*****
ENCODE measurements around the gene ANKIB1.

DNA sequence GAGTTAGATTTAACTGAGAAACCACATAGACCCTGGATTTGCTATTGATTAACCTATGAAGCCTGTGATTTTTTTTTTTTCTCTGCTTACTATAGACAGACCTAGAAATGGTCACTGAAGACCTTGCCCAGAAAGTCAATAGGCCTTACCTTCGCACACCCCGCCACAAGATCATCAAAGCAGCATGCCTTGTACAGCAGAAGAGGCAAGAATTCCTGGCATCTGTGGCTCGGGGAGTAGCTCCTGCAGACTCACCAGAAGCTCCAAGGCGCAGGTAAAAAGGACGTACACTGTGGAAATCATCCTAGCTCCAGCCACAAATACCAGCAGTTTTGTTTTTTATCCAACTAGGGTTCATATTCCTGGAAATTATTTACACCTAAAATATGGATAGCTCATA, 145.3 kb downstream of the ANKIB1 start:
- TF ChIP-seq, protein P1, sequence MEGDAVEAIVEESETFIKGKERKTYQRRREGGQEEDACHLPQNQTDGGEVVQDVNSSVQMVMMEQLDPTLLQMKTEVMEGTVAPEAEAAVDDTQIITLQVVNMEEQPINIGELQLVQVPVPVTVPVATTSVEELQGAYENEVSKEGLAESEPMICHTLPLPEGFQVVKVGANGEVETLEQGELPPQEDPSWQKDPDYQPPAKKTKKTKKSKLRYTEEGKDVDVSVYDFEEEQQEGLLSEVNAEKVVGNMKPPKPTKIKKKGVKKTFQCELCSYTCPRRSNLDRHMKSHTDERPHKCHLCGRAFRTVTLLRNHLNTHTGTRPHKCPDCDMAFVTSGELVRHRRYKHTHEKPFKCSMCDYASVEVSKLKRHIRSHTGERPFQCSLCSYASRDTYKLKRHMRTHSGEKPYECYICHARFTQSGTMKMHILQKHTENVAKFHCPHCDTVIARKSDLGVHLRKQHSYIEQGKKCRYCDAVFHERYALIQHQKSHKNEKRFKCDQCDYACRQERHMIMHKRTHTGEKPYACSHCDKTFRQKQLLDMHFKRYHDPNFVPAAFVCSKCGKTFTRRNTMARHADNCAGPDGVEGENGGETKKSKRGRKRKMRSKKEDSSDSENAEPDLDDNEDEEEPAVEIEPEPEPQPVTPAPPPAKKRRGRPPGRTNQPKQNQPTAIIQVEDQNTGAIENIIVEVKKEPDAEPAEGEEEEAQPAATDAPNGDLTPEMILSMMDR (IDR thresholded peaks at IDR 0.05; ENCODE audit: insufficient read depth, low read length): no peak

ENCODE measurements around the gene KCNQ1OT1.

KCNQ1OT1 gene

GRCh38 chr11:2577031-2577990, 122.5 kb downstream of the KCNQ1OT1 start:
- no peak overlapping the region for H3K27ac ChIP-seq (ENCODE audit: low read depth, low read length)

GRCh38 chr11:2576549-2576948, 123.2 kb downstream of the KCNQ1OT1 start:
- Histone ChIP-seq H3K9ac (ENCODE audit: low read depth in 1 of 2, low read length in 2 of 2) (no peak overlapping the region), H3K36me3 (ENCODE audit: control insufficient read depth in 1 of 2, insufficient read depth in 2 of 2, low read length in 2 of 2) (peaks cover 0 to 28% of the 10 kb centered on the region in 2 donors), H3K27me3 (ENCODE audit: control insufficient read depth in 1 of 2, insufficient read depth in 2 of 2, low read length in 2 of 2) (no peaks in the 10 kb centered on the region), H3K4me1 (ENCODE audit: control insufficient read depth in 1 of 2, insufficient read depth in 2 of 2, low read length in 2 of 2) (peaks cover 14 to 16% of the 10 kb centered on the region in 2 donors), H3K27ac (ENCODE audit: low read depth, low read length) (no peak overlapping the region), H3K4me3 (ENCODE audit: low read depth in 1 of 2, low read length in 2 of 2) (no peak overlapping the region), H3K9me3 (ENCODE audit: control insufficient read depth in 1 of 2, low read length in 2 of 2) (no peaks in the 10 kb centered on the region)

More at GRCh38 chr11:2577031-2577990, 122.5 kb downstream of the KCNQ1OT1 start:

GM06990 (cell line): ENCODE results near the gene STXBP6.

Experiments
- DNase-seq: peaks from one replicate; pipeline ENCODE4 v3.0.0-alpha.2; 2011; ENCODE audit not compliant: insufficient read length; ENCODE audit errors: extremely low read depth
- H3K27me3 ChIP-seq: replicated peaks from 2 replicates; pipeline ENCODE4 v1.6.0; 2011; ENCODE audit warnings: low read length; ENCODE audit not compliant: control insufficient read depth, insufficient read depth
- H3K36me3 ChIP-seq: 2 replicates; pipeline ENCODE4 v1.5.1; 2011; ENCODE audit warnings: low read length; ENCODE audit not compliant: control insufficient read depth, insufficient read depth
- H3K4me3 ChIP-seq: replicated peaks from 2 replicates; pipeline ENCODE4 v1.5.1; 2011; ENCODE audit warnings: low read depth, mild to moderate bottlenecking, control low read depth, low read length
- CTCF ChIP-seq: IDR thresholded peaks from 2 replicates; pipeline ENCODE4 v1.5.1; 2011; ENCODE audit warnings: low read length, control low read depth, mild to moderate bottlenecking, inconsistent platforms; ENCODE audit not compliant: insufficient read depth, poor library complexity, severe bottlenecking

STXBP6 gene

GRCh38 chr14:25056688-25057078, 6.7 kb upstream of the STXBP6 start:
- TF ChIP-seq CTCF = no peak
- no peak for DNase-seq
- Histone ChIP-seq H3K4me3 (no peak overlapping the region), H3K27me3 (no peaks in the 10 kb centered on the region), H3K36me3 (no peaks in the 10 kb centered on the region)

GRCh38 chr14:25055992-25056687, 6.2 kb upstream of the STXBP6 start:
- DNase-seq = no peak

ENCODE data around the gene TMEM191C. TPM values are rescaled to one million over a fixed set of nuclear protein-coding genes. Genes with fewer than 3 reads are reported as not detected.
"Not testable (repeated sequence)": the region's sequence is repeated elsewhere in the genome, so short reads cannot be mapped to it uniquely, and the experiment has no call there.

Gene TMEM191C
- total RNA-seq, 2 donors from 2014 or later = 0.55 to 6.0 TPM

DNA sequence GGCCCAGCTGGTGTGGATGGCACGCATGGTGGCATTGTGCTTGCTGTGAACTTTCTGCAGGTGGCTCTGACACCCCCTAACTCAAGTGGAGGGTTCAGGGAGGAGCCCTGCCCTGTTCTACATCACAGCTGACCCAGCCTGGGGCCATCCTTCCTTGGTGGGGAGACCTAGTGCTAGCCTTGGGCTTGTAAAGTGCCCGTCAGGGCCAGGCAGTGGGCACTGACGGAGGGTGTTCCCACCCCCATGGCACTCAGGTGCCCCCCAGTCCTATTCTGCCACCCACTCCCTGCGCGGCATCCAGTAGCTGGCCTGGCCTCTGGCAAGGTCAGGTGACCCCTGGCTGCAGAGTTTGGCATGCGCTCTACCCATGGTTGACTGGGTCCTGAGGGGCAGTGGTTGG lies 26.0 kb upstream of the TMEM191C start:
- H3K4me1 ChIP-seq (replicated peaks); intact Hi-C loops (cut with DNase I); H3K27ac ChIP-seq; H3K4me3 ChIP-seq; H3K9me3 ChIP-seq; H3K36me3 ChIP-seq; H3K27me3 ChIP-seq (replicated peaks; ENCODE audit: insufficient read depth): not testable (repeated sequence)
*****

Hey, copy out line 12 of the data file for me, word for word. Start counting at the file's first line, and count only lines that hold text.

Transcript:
Experiments